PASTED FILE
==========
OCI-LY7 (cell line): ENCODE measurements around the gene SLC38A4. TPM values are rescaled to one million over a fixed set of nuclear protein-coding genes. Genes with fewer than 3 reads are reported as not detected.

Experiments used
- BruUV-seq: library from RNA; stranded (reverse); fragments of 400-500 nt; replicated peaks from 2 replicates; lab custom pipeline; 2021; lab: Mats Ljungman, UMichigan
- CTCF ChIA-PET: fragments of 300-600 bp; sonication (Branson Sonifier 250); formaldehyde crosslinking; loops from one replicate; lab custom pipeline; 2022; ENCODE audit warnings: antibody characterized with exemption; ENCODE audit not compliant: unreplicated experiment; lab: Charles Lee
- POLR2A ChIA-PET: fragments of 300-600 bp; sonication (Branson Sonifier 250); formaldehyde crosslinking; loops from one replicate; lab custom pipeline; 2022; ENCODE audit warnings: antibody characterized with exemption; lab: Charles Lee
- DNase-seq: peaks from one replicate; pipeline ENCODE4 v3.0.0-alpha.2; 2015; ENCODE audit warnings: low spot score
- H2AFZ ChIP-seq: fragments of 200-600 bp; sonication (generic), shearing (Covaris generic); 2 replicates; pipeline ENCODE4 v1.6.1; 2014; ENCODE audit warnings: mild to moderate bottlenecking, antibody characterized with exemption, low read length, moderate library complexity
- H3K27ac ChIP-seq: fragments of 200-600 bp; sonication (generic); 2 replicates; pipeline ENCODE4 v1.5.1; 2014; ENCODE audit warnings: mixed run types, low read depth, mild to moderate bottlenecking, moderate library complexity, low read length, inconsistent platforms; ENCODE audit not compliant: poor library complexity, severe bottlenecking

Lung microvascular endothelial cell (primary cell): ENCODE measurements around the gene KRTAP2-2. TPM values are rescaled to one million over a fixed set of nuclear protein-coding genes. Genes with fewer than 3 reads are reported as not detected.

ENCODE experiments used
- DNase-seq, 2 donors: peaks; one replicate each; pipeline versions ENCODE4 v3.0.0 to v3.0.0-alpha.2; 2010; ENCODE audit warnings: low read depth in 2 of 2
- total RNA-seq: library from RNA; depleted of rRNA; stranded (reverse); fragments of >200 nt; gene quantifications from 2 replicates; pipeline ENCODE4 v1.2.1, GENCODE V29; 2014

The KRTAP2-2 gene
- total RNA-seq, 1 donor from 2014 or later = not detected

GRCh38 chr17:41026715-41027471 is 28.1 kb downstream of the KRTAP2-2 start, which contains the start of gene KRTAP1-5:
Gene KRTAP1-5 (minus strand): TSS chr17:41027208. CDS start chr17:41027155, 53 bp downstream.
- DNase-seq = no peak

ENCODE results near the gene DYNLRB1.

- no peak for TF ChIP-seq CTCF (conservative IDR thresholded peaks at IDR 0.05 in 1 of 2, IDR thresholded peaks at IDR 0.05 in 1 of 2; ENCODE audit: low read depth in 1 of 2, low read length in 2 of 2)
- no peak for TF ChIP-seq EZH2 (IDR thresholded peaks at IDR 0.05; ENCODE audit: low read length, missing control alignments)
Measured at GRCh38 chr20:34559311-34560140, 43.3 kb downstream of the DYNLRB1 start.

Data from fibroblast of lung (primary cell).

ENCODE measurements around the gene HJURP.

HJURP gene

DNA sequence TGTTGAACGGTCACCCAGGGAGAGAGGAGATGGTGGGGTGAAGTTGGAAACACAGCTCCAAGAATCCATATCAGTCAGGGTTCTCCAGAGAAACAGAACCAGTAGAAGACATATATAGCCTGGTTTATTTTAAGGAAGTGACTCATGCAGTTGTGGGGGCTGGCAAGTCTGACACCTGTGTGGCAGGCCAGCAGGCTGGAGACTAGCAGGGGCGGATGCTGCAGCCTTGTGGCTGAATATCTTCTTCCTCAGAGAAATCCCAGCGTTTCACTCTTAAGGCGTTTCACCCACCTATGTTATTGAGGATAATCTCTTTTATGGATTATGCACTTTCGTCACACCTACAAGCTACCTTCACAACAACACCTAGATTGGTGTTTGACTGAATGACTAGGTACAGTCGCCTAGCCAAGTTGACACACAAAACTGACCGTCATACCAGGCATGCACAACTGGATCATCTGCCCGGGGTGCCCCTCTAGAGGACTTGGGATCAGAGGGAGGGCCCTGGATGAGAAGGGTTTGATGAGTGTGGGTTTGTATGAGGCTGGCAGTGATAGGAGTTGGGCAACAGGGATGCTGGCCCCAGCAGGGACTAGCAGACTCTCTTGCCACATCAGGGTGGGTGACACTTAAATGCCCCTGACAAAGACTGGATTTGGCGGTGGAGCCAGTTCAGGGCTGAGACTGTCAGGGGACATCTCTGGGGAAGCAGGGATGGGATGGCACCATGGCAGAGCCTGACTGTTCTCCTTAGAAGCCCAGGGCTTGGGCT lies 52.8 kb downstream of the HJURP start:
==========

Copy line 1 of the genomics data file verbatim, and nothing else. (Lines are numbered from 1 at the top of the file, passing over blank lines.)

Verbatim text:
OCI-LY7 (cell line): ENCODE measurements around the gene SLC38A4. TPM values are rescaled to one million over a fixed set of nuclear protein-coding genes. Genes with fewer than 3 reads are reported as not detected.